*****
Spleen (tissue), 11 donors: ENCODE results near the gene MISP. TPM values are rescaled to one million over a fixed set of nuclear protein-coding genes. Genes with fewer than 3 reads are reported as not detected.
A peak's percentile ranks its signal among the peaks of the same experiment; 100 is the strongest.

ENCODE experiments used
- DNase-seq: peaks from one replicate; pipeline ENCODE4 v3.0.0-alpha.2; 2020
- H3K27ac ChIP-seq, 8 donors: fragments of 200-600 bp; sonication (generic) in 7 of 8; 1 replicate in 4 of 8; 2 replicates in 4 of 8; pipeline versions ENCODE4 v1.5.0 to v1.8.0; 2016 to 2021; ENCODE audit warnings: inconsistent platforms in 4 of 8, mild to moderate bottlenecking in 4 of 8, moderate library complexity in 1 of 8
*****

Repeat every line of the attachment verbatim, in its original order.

Spleen (tissue), 11 donors: ENCODE results near the gene MISP. TPM values are rescaled to one million over a fixed set of nuclear protein-coding genes. Genes with fewer than 3 reads are reported as not detected.
A peak's percentile ranks its signal among the peaks of the same experiment; 100 is the strongest.

ENCODE experiments used
- DNase-seq: peaks from one replicate; pipeline ENCODE4 v3.0.0-alpha.2; 2020
- H3K27ac ChIP-seq, 8 donors: fragments of 200-600 bp; sonication (generic) in 7 of 8; 1 replicate in 4 of 8; 2 replicates in 4 of 8; pipeline versions ENCODE4 v1.5.0 to v1.8.0; 2016 to 2021; ENCODE audit warnings: inconsistent platforms in 4 of 8, mild to moderate bottlenecking in 4 of 8, moderate library complexity in 1 of 8